Emotional Heft, defined as 'emotional depth because of characters and conflicts, leading to an experience that engages the viewer emotionally', has moved from ninth to first rank in weightage, for web-series. The success of shows like Panchayat, Rocket Boys, and Gullak reflects a certain maturity of taste in a category that started off predominantly with plot-heavy thrillers and suspense dramas. Even within that genre, shows like Paatal Lok, Mumbai Diaries 26/11, etc., highlight that situating thriller in a more poignant context, with greater pathos within the stories, results in greater engagement, as the audience’s taste evolve in this direction. Emotional Heft also emerges as the most significant driver for direct-to-OTT films, symptomizing that more intimate, emotionally-engaging and character-driven films like Shershaah, Sardar Udham, etc., find resonance in the OTT context.
However, in contrast to theatrical content, Glamour & Beauty (defined as: Beautiful & eye-pleasing visuals, depicted through attractive cast, trendy styling, accessories, etc., resulting in escapist aspiration), is conspicuously absent as an audience expectation, both for online shows and direct-to-OTT films, as visual escapism is still not viewed as a relevant benefit, with gritty, real and authentic depictions being considered as more germane to the category.
In addition to the changes above, four new drivers have been added in this update:
1. Young Generation’s Mindset
Definition: Depiction of stories and characters in a way that relate to today’s youth, their life, their thinking, their culture and their aspirations
The success of youth-centric shows like Kota Factory, Aspirants, Hostel Daze, and College Romance, or direct-to-OTT films like Mimi, is reflected in the emergence of Young Generation’s Mindset as an engagement driver in the OTT context. This driver is not just limited to the presence of youthful characters in the narrative, but is a larger idea about whether the story or characters capture and reflect an approach that mirrors the thinking of today’s youth.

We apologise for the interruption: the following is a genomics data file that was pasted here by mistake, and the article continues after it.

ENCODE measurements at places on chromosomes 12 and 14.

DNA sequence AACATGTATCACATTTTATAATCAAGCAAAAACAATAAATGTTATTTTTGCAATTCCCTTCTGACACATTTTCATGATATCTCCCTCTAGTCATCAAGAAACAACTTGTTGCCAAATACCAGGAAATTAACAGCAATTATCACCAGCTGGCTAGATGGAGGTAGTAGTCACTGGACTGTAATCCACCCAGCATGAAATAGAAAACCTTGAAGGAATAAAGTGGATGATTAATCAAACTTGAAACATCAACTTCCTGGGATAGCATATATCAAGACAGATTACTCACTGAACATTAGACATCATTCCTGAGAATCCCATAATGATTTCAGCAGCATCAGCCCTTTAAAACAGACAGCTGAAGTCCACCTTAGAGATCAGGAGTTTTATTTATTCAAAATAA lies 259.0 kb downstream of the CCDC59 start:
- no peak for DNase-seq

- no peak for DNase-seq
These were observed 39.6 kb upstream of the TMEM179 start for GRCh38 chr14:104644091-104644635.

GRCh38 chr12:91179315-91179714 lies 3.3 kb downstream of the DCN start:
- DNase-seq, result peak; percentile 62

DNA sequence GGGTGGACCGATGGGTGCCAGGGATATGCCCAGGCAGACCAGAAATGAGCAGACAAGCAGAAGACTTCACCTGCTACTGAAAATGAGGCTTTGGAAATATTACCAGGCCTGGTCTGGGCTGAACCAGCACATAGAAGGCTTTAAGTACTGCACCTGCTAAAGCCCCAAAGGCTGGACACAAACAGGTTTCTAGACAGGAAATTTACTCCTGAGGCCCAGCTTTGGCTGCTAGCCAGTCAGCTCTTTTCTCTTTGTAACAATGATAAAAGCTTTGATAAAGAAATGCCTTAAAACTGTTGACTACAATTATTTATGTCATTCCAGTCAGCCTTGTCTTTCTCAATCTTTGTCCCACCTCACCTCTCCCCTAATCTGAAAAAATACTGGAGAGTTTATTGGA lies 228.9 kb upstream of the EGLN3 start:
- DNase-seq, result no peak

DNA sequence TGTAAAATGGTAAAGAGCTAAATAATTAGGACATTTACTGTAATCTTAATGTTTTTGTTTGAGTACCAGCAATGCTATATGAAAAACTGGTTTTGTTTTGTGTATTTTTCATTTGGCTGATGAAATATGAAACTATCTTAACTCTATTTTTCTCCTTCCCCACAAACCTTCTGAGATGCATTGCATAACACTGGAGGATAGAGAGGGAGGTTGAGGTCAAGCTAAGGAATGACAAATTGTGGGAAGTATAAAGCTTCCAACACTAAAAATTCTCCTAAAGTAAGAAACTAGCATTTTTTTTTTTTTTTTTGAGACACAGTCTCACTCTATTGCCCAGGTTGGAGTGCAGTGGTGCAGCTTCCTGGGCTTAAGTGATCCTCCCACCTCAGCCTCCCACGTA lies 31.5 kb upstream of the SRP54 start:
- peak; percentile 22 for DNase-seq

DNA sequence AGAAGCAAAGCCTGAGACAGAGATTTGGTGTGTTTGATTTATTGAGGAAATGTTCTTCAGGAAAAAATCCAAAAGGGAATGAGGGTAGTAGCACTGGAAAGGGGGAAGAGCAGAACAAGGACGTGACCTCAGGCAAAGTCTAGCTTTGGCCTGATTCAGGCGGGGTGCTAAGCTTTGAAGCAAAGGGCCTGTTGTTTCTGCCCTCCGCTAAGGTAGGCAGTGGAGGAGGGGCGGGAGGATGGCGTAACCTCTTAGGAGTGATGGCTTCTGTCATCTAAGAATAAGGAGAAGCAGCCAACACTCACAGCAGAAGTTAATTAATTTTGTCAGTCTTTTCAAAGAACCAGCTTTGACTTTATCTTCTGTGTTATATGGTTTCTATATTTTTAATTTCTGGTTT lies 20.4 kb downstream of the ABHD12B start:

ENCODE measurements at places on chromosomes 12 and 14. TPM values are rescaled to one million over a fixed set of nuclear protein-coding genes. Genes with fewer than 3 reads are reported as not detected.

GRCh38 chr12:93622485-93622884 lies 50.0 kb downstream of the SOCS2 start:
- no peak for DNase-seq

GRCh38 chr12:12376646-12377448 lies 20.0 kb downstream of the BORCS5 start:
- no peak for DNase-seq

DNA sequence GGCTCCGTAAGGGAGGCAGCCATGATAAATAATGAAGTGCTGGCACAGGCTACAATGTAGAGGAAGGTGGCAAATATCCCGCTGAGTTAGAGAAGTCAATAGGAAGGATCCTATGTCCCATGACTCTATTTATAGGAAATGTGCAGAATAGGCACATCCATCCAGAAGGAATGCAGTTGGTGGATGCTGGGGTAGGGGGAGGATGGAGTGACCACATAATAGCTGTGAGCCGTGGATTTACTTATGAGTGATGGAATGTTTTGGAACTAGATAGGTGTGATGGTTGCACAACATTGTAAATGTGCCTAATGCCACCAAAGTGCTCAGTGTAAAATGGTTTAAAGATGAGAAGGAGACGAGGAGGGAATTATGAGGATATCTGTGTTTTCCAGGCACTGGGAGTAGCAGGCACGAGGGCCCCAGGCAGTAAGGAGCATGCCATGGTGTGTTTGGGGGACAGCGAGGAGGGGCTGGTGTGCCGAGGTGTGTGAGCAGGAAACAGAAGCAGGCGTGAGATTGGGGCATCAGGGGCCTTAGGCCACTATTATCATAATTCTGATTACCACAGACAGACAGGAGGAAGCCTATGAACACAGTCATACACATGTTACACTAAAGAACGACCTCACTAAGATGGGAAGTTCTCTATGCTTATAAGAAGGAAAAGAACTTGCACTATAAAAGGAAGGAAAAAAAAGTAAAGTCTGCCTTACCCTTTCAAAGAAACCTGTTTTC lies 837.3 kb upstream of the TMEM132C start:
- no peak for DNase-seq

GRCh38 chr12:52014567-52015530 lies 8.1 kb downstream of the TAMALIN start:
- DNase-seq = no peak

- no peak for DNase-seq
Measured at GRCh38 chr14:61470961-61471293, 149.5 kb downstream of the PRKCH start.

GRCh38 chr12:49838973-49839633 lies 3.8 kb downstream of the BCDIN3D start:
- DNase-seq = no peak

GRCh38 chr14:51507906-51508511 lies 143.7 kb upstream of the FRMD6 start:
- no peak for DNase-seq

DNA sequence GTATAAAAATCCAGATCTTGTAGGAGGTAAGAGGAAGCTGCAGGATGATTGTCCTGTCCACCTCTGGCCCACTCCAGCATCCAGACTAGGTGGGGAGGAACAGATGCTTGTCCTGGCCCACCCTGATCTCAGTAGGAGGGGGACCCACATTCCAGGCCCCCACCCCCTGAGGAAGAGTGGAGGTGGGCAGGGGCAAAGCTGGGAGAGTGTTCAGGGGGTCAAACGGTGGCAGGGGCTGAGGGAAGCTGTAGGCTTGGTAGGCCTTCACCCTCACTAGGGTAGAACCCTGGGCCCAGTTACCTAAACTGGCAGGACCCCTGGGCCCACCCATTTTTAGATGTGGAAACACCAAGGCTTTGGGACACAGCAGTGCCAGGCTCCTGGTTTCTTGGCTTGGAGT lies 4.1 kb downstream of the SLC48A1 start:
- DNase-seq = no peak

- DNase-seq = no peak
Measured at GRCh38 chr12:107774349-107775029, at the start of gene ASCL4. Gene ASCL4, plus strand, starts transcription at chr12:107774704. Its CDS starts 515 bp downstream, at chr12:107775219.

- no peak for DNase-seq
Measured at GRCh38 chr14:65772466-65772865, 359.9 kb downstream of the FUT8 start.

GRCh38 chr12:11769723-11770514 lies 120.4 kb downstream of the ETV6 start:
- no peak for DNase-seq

Definition: Depiction of extraordinary acts of courage, creativity or competence, that ignite a desire to accomplish something
While an ever-present driver in our theatrical content testing products (Ormax Moviescope and Ormax First Draft), the dark, almost-cynical tonality of content within the OTT category meant that this driver was not very relevant in the context of online content earlier. However, properties like Rocket Boys and Shershaah, which depict stories of highly competent and admirable personalities, have established this archetypal need firmly in the OTT content’s context.
3. Rooted In Culture
Definition: Story, characters and presentation that have their roots in values, traditions, culture and ethos of India (or the region of relevance), creating a sense of feel-good reinforcement
Grounded and relatable milieus in shows like Panchayat, Gullak, or Ghar Waapsi, the importance of familial bonds depicted in shows like Mai, The Aam Aadmi Family, or Tripling, and themes pertaining to the larger national culture in films like Jai Bhim, highlight an appreciation for certain rootedness in the stories that online audiences consume. The expansion of online content audience to those from smaller towns and lower socio-economic strata has fueled the emergence of this driver, indicating the growing appetite for more relatable and rooted stories.
Definition: Depiction of characters that display style, confidence, and irreverence, portrayed through their looks, mannerisms, actions & dialogues
Characters like Srikant Tiwari from The Family Man, Harshad Mehta from Scam 1992, and Aarya from Aarya, who have a non-conformist disposition and captivating screen presence, and exude self-assuredness, evoke a sense of vicarious empowerment and confidence in the audience. This driver has higher significance in the theatrical context, but features as a new, low-weighted driver for OTT content too.
Click here to download the 2022 product update deck for Ormax Stream Test.
To read our comprehensive explainer on Content Testing, click here.